Posts tagged ‘books’

#### Erich Lehmann

He was one of the frequently cited statisticians in this slog because of his influence in statistics. It is extremely difficult to avoid his textbooks and his establishment of theoretical statistics when one begins to comprehend and to appreciate the modern theoretical statistics. To me, Testing Statistical Hypotheses and Theory of Point Estimation are two pillars of graduate statistical education. In addition, Elements of Large Sample Theory and Nonparametrics: Statistical Methods Based on Ranks are also eye openers. Continue reading ‘Erich Lehmann’ »

Kriging is the first thing that one learns from a spatial statistics course. If an astronomer sees its definition and application, almost every astronomer will say, “Oh, I know this! It is like the 2pt correlation function!!” At least this was my first impression when I first met kriging.

There are three distinctive subjects in spatial statistics: geostatistics, lattice data analysis, and spatial point pattern analysis. Because of the resemblance between the spatial distribution of observations in coordinates and the notion of spatially random points, spatial statistics in astronomy has leaned more toward the spatial point pattern analysis than the other subjects. In other fields from immunology to forestry to geology whose data are associated spatial coordinates of underlying geometric structures or whose data were sampled from lattices, observations depend on these spatial structures and scientists enjoy various applications from geostatistics and lattice data analysis. Particularly, kriging is the fundamental notion in geostatistics whose application is found many fields. Continue reading ‘[MADS] Kriging’ »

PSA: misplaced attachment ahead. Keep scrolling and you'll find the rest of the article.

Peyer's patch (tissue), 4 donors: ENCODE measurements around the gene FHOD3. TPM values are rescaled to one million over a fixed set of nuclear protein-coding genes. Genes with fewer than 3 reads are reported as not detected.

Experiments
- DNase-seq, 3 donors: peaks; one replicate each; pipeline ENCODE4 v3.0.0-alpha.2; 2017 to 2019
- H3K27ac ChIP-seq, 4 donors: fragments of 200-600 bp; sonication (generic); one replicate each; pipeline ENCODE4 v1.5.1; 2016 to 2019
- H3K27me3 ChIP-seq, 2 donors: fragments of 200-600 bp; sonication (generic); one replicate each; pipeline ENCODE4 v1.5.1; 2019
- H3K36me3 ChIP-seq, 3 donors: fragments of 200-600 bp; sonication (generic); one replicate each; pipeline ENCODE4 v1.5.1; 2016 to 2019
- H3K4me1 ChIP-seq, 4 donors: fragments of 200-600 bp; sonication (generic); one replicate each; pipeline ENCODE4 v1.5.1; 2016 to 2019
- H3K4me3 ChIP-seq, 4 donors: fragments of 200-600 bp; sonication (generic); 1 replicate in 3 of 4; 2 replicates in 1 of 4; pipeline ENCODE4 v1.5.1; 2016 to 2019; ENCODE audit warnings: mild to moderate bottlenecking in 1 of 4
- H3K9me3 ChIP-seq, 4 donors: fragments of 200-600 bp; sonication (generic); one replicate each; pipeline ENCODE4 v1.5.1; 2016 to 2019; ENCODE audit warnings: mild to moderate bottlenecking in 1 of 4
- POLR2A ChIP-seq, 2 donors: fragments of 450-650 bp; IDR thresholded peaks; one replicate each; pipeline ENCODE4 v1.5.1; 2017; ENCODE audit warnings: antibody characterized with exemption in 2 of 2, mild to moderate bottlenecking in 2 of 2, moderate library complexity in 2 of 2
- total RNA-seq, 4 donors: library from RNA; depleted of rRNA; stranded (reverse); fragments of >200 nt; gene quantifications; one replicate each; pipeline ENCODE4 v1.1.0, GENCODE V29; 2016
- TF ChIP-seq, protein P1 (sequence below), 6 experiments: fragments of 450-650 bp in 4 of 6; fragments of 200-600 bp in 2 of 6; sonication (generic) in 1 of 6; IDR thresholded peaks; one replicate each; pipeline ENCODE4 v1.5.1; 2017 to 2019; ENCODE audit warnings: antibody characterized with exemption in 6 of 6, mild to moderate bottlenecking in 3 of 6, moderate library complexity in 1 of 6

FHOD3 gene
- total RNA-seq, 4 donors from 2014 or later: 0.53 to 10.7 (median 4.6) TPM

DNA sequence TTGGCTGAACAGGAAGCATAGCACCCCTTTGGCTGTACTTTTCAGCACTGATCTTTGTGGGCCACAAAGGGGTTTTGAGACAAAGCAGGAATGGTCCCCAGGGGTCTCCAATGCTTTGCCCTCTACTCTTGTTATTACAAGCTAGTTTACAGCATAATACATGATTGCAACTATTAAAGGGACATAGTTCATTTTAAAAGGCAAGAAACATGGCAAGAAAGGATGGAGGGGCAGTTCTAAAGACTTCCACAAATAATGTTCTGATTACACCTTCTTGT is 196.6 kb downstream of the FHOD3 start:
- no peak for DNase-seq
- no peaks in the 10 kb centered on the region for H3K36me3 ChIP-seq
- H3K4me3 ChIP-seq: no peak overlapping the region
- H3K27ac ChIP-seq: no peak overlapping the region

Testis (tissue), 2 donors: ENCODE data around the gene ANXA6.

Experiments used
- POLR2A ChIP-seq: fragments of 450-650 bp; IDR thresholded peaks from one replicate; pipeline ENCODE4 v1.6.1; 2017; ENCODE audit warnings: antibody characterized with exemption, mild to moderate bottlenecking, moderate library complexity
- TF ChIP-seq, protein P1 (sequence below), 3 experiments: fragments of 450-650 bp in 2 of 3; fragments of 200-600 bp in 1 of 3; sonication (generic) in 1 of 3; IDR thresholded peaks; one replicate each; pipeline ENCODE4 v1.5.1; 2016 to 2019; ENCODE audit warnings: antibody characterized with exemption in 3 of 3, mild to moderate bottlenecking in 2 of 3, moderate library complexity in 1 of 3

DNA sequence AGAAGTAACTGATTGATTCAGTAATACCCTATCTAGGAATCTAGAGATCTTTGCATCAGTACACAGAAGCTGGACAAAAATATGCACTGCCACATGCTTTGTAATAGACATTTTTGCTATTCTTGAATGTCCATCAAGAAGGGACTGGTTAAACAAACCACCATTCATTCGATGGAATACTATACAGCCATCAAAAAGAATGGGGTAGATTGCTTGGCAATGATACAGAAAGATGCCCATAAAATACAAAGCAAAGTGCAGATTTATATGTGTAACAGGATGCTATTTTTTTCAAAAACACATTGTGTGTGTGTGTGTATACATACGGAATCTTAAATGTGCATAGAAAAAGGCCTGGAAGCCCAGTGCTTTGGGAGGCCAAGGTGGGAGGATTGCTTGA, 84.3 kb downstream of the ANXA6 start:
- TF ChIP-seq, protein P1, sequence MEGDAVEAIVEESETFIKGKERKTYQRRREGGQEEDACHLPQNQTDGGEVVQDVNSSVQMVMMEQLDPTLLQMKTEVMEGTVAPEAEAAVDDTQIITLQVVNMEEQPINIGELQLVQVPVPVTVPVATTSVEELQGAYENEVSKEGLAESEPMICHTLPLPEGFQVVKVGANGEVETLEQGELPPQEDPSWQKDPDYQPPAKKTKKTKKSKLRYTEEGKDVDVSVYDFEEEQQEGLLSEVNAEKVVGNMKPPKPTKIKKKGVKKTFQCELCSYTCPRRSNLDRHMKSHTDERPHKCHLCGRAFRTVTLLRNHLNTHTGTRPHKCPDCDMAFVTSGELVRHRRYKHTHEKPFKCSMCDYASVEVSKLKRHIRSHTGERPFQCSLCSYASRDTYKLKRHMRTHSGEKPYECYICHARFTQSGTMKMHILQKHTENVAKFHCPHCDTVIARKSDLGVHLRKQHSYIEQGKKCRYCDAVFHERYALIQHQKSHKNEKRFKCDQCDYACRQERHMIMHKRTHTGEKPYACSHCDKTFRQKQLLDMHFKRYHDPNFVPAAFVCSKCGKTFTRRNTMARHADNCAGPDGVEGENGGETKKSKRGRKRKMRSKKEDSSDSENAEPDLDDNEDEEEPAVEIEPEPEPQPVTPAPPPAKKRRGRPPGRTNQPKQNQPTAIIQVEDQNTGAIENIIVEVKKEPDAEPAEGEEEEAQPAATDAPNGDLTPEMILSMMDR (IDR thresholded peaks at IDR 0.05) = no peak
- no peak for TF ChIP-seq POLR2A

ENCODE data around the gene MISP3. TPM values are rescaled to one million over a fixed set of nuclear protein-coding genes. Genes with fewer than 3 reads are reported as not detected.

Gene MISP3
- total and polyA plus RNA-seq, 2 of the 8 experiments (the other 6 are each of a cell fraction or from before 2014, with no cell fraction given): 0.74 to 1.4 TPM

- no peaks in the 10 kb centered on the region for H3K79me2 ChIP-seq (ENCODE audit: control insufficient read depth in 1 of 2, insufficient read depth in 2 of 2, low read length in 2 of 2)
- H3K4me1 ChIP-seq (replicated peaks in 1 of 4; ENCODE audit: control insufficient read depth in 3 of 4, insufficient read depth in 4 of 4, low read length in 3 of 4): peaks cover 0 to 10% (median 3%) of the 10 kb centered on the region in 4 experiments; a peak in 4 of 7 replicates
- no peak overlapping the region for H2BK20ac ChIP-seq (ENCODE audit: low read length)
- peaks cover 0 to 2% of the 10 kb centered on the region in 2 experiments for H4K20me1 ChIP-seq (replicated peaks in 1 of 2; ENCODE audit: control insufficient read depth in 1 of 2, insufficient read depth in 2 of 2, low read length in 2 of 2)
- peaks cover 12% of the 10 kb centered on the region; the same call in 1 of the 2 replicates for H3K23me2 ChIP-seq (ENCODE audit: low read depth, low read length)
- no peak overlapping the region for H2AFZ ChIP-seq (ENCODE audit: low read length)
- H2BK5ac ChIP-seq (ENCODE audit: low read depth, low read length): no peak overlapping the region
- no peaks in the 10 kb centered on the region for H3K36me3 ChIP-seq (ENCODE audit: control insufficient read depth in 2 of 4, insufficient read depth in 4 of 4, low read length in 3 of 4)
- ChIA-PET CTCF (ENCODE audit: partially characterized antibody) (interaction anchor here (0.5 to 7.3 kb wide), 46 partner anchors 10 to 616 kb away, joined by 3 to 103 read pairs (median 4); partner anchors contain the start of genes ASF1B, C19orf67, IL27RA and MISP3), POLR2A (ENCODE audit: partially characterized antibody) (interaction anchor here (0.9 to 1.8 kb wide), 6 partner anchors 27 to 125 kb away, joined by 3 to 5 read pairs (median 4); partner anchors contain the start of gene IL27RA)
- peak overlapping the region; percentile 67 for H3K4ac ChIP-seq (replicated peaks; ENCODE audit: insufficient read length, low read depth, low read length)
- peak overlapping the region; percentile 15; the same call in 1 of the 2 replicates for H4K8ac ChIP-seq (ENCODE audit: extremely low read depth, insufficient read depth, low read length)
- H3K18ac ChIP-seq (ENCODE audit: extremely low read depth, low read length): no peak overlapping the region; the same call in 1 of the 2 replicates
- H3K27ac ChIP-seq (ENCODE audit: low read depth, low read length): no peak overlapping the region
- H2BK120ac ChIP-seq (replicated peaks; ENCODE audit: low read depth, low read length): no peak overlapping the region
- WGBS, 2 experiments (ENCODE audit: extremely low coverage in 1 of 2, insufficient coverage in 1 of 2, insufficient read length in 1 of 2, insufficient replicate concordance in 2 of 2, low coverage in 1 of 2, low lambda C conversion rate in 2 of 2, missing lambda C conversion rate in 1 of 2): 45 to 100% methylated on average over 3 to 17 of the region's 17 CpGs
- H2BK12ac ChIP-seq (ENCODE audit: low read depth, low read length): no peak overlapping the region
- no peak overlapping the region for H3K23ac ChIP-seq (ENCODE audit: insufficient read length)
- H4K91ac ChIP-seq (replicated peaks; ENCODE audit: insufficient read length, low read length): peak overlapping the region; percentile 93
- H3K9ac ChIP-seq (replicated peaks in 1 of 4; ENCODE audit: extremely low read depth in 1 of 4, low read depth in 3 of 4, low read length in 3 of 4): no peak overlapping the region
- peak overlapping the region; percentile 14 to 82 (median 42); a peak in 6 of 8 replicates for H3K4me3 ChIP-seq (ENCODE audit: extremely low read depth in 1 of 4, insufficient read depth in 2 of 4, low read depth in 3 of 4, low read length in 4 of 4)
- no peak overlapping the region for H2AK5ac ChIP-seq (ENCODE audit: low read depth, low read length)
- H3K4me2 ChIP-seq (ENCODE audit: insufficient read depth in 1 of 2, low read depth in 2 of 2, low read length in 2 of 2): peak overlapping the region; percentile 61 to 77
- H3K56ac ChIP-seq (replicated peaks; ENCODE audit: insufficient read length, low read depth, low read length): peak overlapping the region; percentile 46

#### Books – a boring title

I have been observing some sorts of misconception about statistics and statistical nomenclature evolution in astronomy, which I believe, are attributed to the lack of references in the astronomical society. There are some textbooks designed for junior/senior science and engineering students, which are likely unknown to astronomers. Example-wise, these books are not suitable, to my knowledge. Although I never expect astronomers to learn standard graduate (mathematical) statistics textbooks, I do wish astronomers go beyond Numerical Recipes (W. H. Press, S. A. Teukolsky, W. T. Vetterling, & B. P. Flannery) and Error Data Reduction and Analysis for the Physical Sciences (P. R. Bevington & D. K. Robinson). Here are some good ones written by astronomers, engineers, and statisticians: Continue reading ‘Books – a boring title’ »